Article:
As for the lawsuit, What's funny is how it doesn't seem particularly legally defensible as mentioned here. The core tenets of BLM rely upon "justice, liberation, and peace in our engagements with one another," as stated within the above link Unlike antifa, BLM is a centralized movement with branches that follow centralized values and advocate for centralized purposes. It even has a centralized command structure. At most, people who identify as BLM supporters and commit violence on behalf of it are directly violating the core beliefs of BLM and the values it advocates for, making it pretty difficult to lump them in with the organization as a whole and then sue the organization for their actions.
  
Let me just answer possible future criticism by saying I do not support the EDL, Sons of Odin or agree with their tenets.

Ferreteh: argument holds water to a point. The EDL was explicitly non-violent and was not explicitly against the Muslim faith as a whole. Several years ago (when he was a serious public figure and not just a youtube personality) every interview Tommy Robinson did he spoke endlessly -- agreeing with his critics -- against the violent elements of the EDL, how they were wrong about what they were doing, and that bashing random brown people was fundamentally against his group's message. The Sons of Odin in Canada frequently point out that THEY AREN'T THE SAME AS ALL THOSE EVIL WHITE SUPREMACISTS 4SRSGUISE!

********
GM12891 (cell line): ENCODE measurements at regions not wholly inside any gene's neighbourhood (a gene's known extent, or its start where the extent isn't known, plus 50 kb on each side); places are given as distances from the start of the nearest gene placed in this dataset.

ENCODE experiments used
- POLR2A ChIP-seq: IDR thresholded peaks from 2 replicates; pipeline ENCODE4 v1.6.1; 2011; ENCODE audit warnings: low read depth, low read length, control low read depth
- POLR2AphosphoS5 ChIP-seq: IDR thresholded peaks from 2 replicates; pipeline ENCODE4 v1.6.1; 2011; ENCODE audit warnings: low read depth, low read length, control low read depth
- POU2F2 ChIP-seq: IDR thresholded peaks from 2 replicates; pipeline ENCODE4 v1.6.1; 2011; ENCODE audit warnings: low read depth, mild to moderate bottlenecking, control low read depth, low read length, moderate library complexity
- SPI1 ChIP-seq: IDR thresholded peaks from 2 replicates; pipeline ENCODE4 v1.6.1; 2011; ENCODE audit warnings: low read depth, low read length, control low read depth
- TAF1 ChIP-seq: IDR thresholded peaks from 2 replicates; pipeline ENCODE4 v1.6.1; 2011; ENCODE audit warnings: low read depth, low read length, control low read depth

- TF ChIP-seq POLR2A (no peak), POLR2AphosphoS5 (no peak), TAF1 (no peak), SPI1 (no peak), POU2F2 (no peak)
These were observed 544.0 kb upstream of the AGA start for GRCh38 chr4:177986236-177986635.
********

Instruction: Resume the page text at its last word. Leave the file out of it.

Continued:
At some point, a group has to answer for what people do in its name. BLM isn't at that point, I think that very polarised and extreme individuals can and often do latch on to a more centrist group, and the pattern of violence RE: BLM is not yet significant enough to take their leadership and general base to task over.

I support BLM, I think it's unbelievably obvious that black people are profiled (with lethal consequences) by the police across the USA. I think it's farcical how frequently police are let off without charges in even the most high profile cases involving black victims of police brutality. I think the police culture, allocation of resources and perception of the black community is horrific, and it isn't, or at least shouldn't be, a far left position to call for police reform.
  
I agree. It's always a worry that violence and discrimination in the name of particular political groups can come to a head like in the examples you mentioned. That's why I brought up the "actions of its majority" part (if you didn't see it at first that's 'cause I did a quiet edit).